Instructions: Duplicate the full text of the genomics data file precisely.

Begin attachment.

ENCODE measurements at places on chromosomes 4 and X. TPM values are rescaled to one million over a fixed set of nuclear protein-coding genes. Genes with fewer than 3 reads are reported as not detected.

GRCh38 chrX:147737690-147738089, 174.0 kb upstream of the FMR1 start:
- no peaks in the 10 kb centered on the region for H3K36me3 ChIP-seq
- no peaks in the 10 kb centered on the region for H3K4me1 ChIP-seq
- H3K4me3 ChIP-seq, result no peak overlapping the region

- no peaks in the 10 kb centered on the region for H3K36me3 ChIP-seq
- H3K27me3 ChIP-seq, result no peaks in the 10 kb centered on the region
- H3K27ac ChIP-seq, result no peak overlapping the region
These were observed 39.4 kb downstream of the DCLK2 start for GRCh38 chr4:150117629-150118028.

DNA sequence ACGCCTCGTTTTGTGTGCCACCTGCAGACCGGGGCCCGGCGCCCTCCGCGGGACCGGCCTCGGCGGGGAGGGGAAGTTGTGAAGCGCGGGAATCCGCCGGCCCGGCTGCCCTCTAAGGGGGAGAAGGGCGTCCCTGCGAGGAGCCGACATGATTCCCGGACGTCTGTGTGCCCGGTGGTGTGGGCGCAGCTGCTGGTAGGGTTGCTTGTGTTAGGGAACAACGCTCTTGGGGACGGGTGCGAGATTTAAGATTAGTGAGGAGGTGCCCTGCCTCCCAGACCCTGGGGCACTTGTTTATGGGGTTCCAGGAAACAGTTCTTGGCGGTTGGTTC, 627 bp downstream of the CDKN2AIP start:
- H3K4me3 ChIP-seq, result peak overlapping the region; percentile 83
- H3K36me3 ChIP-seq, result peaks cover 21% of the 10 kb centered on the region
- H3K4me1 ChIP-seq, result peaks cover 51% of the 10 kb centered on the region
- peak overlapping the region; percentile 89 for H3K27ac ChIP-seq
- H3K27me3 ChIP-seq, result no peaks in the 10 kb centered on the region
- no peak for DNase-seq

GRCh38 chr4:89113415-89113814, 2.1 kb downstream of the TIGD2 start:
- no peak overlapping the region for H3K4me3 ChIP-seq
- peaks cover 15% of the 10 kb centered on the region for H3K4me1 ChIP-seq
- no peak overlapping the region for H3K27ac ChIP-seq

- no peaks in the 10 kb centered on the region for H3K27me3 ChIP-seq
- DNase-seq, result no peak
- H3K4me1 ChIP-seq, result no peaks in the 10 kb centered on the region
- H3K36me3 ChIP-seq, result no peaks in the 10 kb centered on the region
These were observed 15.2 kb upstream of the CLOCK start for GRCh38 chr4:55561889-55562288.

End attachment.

ENCODE measurements at places on chromosomes 4 and X. TPM values are rescaled to one million over a fixed set of nuclear protein-coding genes. Genes with fewer than 3 reads are reported as not detected.

GRCh38 chrX:147737690-147738089, 174.0 kb upstream of the FMR1 start:
- no peaks in the 10 kb centered on the region for H3K36me3 ChIP-seq
- no peaks in the 10 kb centered on the region for H3K4me1 ChIP-seq
- H3K4me3 ChIP-seq, result no peak overlapping the region

- no peaks in the 10 kb centered on the region for H3K36me3 ChIP-seq
- H3K27me3 ChIP-seq, result no peaks in the 10 kb centered on the region
- H3K27ac ChIP-seq, result no peak overlapping the region
These were observed 39.4 kb downstream of the DCLK2 start for GRCh38 chr4:150117629-150118028.

DNA sequence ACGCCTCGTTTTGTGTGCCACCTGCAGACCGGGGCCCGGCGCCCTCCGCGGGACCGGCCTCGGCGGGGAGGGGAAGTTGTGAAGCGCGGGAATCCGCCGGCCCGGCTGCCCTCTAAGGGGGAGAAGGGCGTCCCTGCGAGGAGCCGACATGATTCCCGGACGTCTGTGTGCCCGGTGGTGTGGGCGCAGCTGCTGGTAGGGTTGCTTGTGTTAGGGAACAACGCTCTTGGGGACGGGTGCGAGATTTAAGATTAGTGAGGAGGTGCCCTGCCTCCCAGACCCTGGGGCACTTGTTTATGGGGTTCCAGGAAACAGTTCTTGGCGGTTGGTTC, 627 bp downstream of the CDKN2AIP start:
- H3K4me3 ChIP-seq, result peak overlapping the region; percentile 83
- H3K36me3 ChIP-seq, result peaks cover 21% of the 10 kb centered on the region
- H3K4me1 ChIP-seq, result peaks cover 51% of the 10 kb centered on the region
- peak overlapping the region; percentile 89 for H3K27ac ChIP-seq
- H3K27me3 ChIP-seq, result no peaks in the 10 kb centered on the region
- no peak for DNase-seq

GRCh38 chr4:89113415-89113814, 2.1 kb downstream of the TIGD2 start:
- no peak overlapping the region for H3K4me3 ChIP-seq
- peaks cover 15% of the 10 kb centered on the region for H3K4me1 ChIP-seq
- no peak overlapping the region for H3K27ac ChIP-seq

- no peaks in the 10 kb centered on the region for H3K27me3 ChIP-seq
- DNase-seq, result no peak
- H3K4me1 ChIP-seq, result no peaks in the 10 kb centered on the region
- H3K36me3 ChIP-seq, result no peaks in the 10 kb centered on the region
These were observed 15.2 kb upstream of the CLOCK start for GRCh38 chr4:55561889-55562288.